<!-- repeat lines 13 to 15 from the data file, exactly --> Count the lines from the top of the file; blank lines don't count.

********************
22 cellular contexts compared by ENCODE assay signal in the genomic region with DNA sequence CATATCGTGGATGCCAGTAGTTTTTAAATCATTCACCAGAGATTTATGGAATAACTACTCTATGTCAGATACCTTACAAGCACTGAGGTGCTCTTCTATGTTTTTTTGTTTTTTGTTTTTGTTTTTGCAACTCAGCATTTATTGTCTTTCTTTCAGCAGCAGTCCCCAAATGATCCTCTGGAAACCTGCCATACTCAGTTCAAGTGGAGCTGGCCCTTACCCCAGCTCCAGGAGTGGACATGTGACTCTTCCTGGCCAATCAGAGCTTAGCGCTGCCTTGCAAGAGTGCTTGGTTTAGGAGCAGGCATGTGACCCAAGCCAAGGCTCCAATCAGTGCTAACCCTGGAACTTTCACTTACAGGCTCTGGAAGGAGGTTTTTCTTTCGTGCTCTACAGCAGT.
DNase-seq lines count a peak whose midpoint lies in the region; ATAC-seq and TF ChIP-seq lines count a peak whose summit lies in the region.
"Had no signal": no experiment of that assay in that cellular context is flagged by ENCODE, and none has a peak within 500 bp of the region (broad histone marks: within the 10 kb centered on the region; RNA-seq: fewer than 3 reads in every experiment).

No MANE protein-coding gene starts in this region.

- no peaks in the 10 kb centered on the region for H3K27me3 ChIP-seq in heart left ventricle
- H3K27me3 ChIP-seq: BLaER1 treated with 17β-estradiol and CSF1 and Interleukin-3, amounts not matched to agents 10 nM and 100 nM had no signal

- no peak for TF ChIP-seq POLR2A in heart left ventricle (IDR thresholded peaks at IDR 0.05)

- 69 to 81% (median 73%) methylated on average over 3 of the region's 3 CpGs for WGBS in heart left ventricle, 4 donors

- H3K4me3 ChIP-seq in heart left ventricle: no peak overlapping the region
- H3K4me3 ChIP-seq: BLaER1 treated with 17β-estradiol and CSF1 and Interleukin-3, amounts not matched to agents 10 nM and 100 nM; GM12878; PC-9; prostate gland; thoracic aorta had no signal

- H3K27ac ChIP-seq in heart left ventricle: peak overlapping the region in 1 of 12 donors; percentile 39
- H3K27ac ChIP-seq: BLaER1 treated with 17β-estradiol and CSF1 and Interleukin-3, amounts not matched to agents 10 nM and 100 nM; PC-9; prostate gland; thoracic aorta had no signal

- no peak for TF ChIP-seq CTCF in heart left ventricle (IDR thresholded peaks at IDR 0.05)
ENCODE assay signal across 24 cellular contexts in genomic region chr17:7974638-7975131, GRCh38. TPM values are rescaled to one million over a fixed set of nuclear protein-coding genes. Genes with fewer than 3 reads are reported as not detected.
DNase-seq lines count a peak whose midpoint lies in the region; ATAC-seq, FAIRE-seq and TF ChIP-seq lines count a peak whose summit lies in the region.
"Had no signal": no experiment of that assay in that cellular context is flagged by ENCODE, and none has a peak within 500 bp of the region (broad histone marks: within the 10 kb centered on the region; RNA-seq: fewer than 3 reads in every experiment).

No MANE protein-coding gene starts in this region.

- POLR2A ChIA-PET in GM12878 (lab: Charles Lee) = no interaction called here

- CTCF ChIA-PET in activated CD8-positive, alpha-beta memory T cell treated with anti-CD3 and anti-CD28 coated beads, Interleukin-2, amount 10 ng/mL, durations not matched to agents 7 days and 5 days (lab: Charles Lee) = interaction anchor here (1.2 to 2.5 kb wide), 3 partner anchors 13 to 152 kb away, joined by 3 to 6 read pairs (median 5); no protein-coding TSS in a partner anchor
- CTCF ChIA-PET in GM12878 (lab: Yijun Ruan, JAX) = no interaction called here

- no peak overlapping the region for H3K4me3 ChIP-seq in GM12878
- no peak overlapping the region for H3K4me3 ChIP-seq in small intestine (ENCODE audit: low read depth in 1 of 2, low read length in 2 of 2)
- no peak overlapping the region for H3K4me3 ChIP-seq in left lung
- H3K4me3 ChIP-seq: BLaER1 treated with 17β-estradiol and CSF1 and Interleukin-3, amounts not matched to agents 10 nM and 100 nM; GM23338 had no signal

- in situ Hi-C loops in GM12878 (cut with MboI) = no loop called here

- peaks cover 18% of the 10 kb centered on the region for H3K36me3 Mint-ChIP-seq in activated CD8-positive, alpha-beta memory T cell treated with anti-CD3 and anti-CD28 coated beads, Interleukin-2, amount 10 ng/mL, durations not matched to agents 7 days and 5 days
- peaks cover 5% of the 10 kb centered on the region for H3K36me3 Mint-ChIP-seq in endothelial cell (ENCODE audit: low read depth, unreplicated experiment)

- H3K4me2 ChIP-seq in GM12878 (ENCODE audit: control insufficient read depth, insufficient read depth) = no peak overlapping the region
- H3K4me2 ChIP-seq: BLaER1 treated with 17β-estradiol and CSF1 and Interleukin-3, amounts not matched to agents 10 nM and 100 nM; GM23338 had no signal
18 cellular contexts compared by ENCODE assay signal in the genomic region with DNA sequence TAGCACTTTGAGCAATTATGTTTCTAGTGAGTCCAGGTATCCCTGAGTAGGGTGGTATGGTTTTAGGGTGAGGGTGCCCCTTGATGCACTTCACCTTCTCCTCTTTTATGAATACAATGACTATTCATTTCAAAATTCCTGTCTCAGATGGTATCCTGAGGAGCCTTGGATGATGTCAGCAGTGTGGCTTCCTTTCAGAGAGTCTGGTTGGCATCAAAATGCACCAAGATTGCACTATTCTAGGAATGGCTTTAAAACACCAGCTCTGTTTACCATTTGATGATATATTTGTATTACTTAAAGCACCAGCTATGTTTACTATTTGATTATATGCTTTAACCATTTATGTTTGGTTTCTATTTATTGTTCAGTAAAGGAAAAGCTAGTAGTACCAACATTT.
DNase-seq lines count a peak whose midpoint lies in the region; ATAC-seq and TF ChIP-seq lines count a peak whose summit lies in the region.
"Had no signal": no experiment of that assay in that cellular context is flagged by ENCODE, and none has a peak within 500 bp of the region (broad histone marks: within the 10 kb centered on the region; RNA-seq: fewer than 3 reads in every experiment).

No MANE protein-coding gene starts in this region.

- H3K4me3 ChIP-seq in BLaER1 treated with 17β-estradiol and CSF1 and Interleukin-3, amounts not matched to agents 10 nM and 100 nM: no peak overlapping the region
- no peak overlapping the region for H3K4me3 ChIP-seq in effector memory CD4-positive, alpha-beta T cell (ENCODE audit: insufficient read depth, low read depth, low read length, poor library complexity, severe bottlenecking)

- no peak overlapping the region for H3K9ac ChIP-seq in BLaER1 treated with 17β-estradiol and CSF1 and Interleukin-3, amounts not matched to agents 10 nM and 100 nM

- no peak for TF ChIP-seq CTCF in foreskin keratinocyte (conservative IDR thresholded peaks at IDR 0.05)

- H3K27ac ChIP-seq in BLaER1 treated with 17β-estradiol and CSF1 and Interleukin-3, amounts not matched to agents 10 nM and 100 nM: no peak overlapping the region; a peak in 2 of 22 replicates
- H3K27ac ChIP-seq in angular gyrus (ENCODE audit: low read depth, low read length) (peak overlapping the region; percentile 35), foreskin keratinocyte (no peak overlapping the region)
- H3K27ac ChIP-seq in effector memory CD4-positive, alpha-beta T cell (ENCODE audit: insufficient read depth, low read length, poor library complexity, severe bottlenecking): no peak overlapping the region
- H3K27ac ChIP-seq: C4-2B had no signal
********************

- no peak for TF ChIP-seq CTCF in heart left ventricle (IDR thresholded peaks at IDR 0.05)
ENCODE assay signal across 24 cellular contexts in genomic region chr17:7974638-7975131, GRCh38. TPM values are rescaled to one million over a fixed set of nuclear protein-coding genes. Genes with fewer than 3 reads are reported as not detected.
DNase-seq lines count a peak whose midpoint lies in the region; ATAC-seq, FAIRE-seq and TF ChIP-seq lines count a peak whose summit lies in the region.